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This essay is a very belated response to a " part 1 " published in February 2015. The gist of that essay was a response to a corre...

Tuesday, February 2, 2016


Noticing that Black History Month has begun once more, I wondered if I had enough material to do my own very loose version thereof. The short two-part answer is (a) I have plenty of "racial myth" material to do mythcomics on this theme for this week as well as the next three, and (b) I don't think I have nearly enough corresponding material for null-myths on the same theme.

Dealing with (b) first:

There have been a lot of mediocre and/or offensive racial images throughout the history of comic strips and books, but I'm not interested in following the lead of knee-jerk ideological criticism. The mythcomics project  is focused upon studying the many ways in which comics narratives use symbolic discourse, both in consummate and inconsummate ways. I've called to mind many bad stories that use racial images of one kind or another, but they're usually bad in a way that doesn't involve any complex symbolic discourse. The one major exception is the PLASTIC MAN story analyzed here. Building on my knowledge of what little political content manifests in Jack Cole's published work, I think that the "Great Warrior" story shows Cole conflicted about the marginalization of Native Americans while seeking to validate the U.S. power structure, and that mixed message led me to classify it as inconsummate.

But most racial images in the comics are too simplistic to bear analyzing. I couldn't even find any complex racial images in my review of the SUPER GREEN BERET comics; these stories were inconsummate largely because of the creators' misguided attempt to meld the wacky whimsy of Golden Age Captain Marvel with a homage to a Green Beret who went around fighting not only modern wars but also wars in other eras. So I will either (a) not bother to analyze any null-myths this month, or (b) choose to expatiate on themes having nothing to do with racial myths.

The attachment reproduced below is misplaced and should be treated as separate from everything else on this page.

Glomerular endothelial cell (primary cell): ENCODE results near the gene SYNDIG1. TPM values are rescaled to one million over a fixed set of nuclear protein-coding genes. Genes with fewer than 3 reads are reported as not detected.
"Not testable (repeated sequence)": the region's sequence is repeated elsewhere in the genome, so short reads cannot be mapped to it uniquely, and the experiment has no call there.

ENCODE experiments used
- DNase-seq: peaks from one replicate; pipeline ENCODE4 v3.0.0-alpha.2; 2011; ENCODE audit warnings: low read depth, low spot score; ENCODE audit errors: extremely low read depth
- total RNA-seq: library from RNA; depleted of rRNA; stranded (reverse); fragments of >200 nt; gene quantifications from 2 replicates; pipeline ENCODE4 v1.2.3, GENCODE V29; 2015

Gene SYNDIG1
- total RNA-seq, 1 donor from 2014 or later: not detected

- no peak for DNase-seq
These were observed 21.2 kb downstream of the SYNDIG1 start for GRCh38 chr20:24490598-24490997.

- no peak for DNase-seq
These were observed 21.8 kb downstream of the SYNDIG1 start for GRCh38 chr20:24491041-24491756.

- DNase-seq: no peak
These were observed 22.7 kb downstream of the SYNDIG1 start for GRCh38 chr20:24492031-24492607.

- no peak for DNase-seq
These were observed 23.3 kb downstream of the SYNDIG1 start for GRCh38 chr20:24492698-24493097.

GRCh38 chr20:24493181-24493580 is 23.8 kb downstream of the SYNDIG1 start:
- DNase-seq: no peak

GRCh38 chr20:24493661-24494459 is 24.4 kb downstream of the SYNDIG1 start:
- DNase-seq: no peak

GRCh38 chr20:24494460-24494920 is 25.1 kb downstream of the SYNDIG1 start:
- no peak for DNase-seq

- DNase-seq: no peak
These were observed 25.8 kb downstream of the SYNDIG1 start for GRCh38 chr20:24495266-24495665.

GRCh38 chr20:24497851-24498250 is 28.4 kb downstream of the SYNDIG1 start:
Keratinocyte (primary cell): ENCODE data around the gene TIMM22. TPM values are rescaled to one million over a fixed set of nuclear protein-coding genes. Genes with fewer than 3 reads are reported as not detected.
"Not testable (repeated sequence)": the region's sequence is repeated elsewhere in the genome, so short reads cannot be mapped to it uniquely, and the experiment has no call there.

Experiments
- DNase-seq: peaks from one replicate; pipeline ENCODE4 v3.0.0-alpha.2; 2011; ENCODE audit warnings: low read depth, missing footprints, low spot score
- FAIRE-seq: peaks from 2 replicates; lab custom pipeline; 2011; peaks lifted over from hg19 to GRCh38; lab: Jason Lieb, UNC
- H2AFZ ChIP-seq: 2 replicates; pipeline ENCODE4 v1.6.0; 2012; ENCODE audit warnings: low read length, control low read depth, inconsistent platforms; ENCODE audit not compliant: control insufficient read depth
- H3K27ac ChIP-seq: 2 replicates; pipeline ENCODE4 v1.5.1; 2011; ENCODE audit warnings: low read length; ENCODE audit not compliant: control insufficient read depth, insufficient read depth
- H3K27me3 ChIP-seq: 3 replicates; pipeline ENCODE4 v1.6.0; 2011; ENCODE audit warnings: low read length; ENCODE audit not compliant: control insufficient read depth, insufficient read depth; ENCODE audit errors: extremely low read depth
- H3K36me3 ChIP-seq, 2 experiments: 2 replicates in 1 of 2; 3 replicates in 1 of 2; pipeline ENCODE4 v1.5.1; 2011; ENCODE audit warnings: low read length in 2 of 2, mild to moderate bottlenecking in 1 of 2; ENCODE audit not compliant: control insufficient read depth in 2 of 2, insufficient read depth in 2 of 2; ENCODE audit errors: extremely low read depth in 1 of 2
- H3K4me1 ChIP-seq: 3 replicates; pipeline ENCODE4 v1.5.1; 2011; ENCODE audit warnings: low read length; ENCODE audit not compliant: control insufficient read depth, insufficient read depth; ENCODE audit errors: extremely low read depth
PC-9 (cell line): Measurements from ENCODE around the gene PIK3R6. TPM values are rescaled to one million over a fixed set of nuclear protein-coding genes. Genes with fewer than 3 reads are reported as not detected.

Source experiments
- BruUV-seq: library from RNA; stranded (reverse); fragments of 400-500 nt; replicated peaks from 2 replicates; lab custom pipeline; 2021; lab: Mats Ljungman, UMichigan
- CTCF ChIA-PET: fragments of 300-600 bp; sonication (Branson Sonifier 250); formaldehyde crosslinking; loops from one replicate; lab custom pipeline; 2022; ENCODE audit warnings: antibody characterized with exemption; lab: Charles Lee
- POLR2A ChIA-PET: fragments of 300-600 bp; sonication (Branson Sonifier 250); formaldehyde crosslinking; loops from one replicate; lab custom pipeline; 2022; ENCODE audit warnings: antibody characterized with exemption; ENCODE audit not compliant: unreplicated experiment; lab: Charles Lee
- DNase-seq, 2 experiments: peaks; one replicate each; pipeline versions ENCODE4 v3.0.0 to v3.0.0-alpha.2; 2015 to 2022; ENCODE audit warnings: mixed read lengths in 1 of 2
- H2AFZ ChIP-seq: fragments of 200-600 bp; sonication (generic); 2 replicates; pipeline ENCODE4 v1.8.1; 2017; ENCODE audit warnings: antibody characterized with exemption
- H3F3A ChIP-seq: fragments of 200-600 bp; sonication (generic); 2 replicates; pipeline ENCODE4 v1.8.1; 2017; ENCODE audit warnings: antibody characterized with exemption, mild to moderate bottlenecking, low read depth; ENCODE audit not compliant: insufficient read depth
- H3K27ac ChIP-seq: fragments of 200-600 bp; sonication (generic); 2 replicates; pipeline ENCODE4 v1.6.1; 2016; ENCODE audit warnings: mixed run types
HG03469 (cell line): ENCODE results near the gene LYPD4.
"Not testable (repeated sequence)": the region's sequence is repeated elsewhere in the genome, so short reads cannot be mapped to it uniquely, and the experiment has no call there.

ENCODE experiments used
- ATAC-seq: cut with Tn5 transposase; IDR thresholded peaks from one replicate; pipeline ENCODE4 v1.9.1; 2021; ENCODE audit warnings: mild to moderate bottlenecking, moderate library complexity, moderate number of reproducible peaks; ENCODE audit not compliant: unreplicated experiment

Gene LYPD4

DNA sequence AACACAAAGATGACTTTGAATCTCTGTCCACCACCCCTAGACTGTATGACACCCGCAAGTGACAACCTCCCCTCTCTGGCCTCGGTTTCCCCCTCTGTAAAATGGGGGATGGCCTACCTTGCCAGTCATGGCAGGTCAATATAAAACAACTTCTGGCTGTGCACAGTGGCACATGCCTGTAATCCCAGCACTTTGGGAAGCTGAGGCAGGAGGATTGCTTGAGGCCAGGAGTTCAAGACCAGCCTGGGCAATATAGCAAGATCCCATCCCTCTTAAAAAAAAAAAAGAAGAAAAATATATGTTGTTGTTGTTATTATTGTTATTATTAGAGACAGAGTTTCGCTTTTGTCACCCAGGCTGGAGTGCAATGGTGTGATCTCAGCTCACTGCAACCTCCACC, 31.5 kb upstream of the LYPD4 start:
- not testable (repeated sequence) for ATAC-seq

On to (a):

There are a fair number of consummate myth-comics on this topic that would fill the four weeks. Yet I rather like the idea of being more general in my approach, by dealing with an assortment of "racial others" as they have been defined by contrast to Caucasian Americans. And no, not just Caucasian American males: the considerable quantity of women who venerated Mitchell's GONE WITH THE WIND ought to be enough to implicate white women as having participated in all manifestations of racial myth in American culture. I would say that in many cases American Jews have been subsumed within the sphere of American Christians and have responded to the "racial other" in largely covalent ways.

Since I'm writing about art rather than history here, I'm primarily interested in the way that creative minds have chosen to play with the images of race. This means that even some images may have a mythic complexity even if they are not viewed as empowering by real-world members of various ingroups. But offending people has never stopped me before.

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